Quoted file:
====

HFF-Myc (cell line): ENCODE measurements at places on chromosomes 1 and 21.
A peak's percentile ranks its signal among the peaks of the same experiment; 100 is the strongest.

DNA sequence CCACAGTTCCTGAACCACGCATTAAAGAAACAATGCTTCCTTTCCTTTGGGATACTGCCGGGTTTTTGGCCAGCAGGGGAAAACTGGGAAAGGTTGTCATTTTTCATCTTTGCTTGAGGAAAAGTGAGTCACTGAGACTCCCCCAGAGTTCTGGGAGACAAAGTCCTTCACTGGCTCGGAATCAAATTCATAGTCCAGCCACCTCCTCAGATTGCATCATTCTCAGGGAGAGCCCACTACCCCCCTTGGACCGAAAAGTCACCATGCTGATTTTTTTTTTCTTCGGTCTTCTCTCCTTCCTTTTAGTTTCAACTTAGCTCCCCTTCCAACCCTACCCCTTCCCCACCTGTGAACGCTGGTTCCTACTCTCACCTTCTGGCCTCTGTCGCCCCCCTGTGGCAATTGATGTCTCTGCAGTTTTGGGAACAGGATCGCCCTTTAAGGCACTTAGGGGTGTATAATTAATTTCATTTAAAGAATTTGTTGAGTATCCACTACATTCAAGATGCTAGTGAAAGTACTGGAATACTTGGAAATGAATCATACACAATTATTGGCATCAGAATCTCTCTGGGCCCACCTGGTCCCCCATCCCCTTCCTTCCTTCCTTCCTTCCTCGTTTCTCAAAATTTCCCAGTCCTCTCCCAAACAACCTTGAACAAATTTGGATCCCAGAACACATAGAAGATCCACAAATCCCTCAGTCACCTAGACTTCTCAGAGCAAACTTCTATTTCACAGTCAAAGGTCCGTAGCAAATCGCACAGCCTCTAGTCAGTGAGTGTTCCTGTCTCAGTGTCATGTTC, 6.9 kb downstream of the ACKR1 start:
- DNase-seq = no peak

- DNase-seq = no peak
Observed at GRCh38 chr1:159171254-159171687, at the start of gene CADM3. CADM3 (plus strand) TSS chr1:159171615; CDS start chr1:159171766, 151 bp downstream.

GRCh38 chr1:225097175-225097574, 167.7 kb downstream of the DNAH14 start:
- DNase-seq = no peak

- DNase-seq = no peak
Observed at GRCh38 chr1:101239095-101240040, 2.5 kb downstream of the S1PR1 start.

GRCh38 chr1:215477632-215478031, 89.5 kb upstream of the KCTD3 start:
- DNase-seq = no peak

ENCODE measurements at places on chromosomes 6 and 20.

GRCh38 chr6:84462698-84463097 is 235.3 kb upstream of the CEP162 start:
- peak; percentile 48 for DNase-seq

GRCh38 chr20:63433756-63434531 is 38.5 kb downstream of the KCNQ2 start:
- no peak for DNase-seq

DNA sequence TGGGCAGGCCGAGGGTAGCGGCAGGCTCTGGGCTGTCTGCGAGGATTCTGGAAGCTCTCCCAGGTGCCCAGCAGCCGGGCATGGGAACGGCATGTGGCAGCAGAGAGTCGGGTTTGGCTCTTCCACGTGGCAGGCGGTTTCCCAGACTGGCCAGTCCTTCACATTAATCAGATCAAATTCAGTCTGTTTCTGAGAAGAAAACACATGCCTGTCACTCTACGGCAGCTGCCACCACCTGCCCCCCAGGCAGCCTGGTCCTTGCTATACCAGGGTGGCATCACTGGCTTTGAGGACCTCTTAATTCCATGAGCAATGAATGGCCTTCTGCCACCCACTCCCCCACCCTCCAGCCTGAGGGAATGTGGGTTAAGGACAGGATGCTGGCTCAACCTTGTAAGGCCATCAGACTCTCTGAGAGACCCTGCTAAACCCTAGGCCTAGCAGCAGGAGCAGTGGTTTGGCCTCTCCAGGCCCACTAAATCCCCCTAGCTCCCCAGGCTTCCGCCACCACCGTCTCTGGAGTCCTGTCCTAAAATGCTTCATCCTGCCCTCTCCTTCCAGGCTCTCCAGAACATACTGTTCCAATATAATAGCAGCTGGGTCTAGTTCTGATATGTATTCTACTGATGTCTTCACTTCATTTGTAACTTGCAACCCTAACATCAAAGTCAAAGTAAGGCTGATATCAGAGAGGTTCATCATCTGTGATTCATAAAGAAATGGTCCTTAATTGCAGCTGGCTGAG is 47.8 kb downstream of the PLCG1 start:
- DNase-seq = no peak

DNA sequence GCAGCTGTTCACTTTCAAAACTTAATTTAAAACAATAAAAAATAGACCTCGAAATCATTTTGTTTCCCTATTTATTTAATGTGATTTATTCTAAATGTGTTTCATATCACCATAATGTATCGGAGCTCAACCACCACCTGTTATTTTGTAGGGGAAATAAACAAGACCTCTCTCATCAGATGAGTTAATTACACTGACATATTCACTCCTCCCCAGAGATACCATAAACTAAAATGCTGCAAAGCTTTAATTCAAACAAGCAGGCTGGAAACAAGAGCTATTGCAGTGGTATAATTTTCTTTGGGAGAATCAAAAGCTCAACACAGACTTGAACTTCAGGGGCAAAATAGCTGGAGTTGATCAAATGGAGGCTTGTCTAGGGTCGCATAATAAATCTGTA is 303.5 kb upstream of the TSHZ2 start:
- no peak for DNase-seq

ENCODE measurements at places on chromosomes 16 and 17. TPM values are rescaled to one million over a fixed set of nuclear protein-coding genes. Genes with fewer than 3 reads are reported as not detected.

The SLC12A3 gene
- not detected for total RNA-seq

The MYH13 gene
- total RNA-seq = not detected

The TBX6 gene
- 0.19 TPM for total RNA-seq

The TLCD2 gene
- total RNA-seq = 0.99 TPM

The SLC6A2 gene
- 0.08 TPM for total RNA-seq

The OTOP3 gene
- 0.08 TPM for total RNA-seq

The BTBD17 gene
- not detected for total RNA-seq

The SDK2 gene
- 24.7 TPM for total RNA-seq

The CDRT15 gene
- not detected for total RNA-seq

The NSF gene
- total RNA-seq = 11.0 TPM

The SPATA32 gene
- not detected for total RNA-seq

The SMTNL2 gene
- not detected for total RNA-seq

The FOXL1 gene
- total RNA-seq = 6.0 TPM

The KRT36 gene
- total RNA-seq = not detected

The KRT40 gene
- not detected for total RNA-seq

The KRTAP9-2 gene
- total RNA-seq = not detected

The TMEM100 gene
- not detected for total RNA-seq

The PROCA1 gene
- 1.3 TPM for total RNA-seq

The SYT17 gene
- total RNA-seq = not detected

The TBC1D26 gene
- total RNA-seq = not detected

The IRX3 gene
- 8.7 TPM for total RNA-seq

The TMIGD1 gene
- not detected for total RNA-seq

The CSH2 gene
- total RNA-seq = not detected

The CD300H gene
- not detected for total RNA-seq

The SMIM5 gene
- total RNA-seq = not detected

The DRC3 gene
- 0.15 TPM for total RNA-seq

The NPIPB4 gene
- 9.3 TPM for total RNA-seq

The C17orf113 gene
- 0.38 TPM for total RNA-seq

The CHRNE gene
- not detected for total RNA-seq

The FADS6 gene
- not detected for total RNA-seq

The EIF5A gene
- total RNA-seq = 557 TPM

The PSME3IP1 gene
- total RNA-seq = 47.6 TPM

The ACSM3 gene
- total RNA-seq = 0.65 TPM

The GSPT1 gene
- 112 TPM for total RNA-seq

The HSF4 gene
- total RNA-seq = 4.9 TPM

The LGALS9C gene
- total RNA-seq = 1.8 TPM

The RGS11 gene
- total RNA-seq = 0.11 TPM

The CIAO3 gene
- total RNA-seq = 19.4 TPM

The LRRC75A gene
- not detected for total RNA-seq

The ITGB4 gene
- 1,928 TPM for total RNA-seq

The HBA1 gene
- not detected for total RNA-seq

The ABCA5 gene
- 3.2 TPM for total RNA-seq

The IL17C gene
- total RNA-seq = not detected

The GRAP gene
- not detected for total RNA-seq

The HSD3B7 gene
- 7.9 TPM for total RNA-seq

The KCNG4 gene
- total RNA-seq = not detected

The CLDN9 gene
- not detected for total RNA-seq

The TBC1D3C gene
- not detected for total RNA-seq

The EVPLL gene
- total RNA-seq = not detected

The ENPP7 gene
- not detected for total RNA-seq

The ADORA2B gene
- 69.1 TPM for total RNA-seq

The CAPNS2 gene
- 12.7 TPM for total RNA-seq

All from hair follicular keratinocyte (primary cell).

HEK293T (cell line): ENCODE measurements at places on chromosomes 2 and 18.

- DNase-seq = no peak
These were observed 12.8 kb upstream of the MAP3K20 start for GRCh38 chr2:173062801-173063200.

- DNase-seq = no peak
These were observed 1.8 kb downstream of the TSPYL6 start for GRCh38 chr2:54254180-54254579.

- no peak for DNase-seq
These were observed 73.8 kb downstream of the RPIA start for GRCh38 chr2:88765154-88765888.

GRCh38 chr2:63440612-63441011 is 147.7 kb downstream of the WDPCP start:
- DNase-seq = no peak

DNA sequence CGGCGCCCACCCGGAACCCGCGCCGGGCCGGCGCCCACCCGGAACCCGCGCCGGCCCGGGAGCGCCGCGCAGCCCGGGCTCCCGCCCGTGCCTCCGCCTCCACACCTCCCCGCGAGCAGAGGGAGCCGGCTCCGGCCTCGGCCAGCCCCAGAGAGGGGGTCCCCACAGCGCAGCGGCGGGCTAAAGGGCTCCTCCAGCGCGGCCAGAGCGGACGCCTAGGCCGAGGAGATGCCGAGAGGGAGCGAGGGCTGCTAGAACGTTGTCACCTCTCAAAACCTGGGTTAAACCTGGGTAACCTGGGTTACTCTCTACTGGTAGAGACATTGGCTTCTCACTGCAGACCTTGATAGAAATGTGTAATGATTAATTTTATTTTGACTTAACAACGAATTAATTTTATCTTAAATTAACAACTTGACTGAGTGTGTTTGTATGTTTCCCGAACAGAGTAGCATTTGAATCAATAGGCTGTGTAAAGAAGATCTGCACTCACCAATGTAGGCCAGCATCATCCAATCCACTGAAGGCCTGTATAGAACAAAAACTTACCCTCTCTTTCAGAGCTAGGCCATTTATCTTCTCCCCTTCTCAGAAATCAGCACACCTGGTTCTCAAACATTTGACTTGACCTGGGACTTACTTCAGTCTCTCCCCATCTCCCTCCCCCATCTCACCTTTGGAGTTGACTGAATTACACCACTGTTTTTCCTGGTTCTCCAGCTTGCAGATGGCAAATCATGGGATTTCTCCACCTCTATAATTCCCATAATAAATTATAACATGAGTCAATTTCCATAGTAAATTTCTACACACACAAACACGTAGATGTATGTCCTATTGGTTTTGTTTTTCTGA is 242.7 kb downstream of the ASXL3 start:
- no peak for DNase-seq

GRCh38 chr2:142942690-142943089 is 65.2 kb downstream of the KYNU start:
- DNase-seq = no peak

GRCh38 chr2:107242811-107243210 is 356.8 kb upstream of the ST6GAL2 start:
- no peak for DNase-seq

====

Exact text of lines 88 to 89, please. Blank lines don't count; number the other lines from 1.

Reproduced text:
- total RNA-seq = 0.65 TPM

The GSPT1 gene